Sometimes we get so bored, we do grocery shopping for fun. Sometime we go one step further and shop for household items to entertain ourselves. We once made a day of shopping for pillows and bed linen in preparation for Mike’s parents’ arrival. Perhaps this, along with new-found love for containers and casserole dishes is a sign of getting
older more mature. However, sometimes shopping is unavoidable, especially if you are eating mostly whole foods and have a new hobby of juicing so you need to haul kilos of fresh fruit and vegetables home every other day. We have a ‘grandma’ shopping trolley to assist us in these endeavors and we often take advantage of the fact that most supermarkets here in Kaysery have ‘servis’ – free shuttles that will take you and your shopping bags to your door. It was in one such shuttle that my in-laws and I spent a very entertaining half hour today.
Micheal’s parents traveled from the US to stay with us for a few weeks. In-between trips and sightseeing, we are taking some downtime at home -watching movies, chatting and just generally spending time together. Today the three of us (minus Michael) walked to one of our favorite supermarkets.
Mike’s dad patiently waiting for us the slowpokes.
We like to shop in a chain of supermarkets called Beğendik (which translates as We liked (it)). It’s slightly more expensive than other stores but usually has good quality produce and meat. Last autumn they opened a new store less than 10 minutes away from our apartment which became our local store, but sometimes we do the 30-minute walk to the bigger Beğendik because they have a fish counter and a bigger selection of fruit and vegetables.
Today I stocked up on fish. I couldn’t decide between mackerel and çupra (sea bream), so I got both and was mentally estimating how much more fish my freezer can take while the fish guy was cleaning and gutting the fish for us. Mike’s father noticed something I haven’t seen before – a box tip and dropped a few coins into it.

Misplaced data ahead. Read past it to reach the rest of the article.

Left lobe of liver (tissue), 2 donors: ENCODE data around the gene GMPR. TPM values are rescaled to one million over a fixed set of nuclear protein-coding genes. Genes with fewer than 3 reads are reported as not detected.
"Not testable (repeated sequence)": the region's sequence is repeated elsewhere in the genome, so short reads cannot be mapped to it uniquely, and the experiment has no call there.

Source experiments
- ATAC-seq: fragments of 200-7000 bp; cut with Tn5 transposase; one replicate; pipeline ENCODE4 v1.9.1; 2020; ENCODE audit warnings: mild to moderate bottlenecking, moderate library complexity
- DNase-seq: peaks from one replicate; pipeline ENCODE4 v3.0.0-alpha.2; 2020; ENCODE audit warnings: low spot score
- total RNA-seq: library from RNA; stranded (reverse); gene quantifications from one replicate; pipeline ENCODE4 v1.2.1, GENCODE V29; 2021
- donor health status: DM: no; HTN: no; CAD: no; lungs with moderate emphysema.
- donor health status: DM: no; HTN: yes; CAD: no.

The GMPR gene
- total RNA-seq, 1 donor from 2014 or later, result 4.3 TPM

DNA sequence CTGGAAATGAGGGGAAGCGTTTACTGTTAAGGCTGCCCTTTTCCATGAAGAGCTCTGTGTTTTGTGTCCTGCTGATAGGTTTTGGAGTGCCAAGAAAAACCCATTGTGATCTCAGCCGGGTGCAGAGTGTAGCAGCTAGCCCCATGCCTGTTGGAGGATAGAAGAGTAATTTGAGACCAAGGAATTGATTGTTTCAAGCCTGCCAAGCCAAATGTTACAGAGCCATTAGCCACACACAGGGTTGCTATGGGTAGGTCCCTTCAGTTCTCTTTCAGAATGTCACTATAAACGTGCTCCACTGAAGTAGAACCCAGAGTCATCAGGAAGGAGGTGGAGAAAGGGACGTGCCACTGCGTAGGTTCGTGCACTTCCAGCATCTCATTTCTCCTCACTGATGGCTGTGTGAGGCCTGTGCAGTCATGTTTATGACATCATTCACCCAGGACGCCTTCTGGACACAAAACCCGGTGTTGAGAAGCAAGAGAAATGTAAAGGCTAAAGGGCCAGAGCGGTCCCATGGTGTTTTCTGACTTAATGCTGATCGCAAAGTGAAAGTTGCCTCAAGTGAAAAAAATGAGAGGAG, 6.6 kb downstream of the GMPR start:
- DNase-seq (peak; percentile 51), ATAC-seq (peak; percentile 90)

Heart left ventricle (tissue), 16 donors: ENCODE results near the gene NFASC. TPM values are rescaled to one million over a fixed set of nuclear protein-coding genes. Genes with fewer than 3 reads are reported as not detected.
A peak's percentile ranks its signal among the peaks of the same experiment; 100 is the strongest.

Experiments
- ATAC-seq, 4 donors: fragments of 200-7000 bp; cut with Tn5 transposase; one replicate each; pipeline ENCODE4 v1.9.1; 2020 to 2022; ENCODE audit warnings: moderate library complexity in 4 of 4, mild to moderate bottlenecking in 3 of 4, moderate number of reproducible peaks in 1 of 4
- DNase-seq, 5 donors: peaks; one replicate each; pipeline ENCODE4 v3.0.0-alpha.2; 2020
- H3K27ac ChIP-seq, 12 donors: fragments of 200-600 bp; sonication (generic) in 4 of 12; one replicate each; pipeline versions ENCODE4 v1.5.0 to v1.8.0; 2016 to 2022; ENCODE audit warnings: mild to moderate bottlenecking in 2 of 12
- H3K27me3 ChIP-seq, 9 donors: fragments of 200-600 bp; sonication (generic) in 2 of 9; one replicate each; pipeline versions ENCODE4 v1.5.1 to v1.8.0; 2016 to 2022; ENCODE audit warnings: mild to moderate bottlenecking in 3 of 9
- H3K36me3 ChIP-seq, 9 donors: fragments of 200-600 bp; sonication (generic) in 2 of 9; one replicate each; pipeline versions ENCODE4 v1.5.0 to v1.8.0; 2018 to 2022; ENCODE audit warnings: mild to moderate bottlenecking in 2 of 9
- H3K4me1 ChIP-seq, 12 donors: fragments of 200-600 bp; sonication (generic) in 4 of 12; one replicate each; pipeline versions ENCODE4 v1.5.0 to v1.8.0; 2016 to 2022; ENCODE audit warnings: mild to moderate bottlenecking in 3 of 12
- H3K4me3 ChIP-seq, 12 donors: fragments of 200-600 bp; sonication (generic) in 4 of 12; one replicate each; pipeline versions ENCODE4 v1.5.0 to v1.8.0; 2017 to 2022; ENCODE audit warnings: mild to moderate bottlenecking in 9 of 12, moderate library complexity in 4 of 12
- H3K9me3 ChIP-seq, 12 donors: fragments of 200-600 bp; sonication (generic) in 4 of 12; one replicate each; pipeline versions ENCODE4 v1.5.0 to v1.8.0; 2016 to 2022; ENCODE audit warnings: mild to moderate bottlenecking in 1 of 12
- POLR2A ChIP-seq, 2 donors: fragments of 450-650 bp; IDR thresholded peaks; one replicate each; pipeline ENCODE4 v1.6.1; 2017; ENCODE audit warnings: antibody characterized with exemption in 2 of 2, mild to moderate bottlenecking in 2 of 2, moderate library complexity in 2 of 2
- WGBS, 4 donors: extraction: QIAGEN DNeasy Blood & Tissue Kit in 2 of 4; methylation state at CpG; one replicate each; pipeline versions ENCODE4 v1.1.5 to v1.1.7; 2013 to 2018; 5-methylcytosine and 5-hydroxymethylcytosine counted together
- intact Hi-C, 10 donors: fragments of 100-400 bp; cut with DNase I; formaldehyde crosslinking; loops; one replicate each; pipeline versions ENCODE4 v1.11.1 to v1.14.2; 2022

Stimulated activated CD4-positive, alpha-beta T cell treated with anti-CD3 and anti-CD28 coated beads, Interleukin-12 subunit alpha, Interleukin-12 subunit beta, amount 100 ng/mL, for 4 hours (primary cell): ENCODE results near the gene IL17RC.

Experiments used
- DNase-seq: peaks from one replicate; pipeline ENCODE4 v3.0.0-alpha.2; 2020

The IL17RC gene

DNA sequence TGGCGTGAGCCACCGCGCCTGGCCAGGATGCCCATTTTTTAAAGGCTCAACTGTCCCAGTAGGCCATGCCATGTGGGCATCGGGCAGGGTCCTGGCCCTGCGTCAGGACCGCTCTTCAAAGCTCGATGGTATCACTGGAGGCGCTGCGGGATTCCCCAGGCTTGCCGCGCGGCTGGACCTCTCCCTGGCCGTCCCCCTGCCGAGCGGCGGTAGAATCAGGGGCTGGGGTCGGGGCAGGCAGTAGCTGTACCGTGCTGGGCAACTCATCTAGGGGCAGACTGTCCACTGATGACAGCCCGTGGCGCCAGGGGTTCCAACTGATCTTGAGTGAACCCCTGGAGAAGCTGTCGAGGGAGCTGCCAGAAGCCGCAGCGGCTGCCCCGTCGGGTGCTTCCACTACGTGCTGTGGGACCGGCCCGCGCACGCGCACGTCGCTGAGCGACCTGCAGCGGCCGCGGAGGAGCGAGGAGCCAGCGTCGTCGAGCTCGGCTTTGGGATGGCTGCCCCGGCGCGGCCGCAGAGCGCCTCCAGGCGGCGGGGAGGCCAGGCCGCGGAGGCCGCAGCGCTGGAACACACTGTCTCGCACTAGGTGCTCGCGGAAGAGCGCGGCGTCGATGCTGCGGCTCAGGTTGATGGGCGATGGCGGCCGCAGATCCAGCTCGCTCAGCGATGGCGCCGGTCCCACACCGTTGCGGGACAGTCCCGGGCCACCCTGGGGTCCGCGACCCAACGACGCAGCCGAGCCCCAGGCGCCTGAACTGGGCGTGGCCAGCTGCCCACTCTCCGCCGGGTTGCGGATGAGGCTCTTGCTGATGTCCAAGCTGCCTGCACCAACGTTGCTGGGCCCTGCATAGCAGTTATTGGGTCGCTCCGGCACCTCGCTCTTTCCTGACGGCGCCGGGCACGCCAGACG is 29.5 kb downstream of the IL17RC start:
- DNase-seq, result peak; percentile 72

After we loaded all our stuff into numerous cloth bags amid my screeches of DON’T SQUASH THE FIGS PLEASE BAG THEM SEPARATELY, we went outside to went for the free shuttle to take us home. After about 10 minutes, the shuttle arrived and the driver opened the door, going into the store presumably for a break. We sat down (NOBODY SIT ON THE FIGS PLEASE!) and were soon joined by a Turkish lady who immediately started chatting to me. She tried addressing Mike’s parents, too, even though I told her they don’t speak Turkish and said that my Turkish was good (it isn’t) and said that she didn’t use to speak Turkish, or she did, but not well because she lived in Germany, or maybe she was born there and then she took Turkish classes or maybe she never did take them but learned anyway, and she can speak German, but not English or maybe she speaks both. As you can see, my grasp of the rapid stream of her monologue was weak at best. Soon two more ladies got into the bus and flawlessly joined our conversation, curiously pointing at Mike’s parents and asking if they were my mom and dad, where they were from, where I was from, where we lived in Kayseri, whether they liked Turkey, whether I liked Kayseri. Now this my level of Turkish allows me to comprehend so I happily satisfied their curiosity. At some point my mother-in-law asked me to ask one of the ladies if she was hot in her black overcoat and the lady replied that yes, she was but that’s what she had to wear. I smiled sympathetically and at this she leaned across the seat and hugged me. This is the second time I was hugged by a kind Turkish lady on a bus. The first time a lady complimented my eyes and I pulled all my Turkish grammar knowledge together to produce a phrase, “Annemin gözleri”, which means “My mother’s eyes” at which the lady got all emotional and came and hugged me. Soon, thought, conversation became difficult as the bus filled up. The ladies tutted impatiently, saying, “Hadi, şoför” (Come on, driver) until he finally came out of the store, got in and started asking everyone for their destination. Another lady came in at the last minute and sat next to me. When “our” ladies started getting off, I told them, “Memnum oldum, Iyi günler” (Nice to meet you, have a nice day), she kept looking at me curiously, not in the least embarrassed when I caught her looking, perhaps wondering why I was saying all those things to seemingly random people. After a short detour around the neighborhood, we were dropped off by our building and went home to unpack groceries and cook lunch.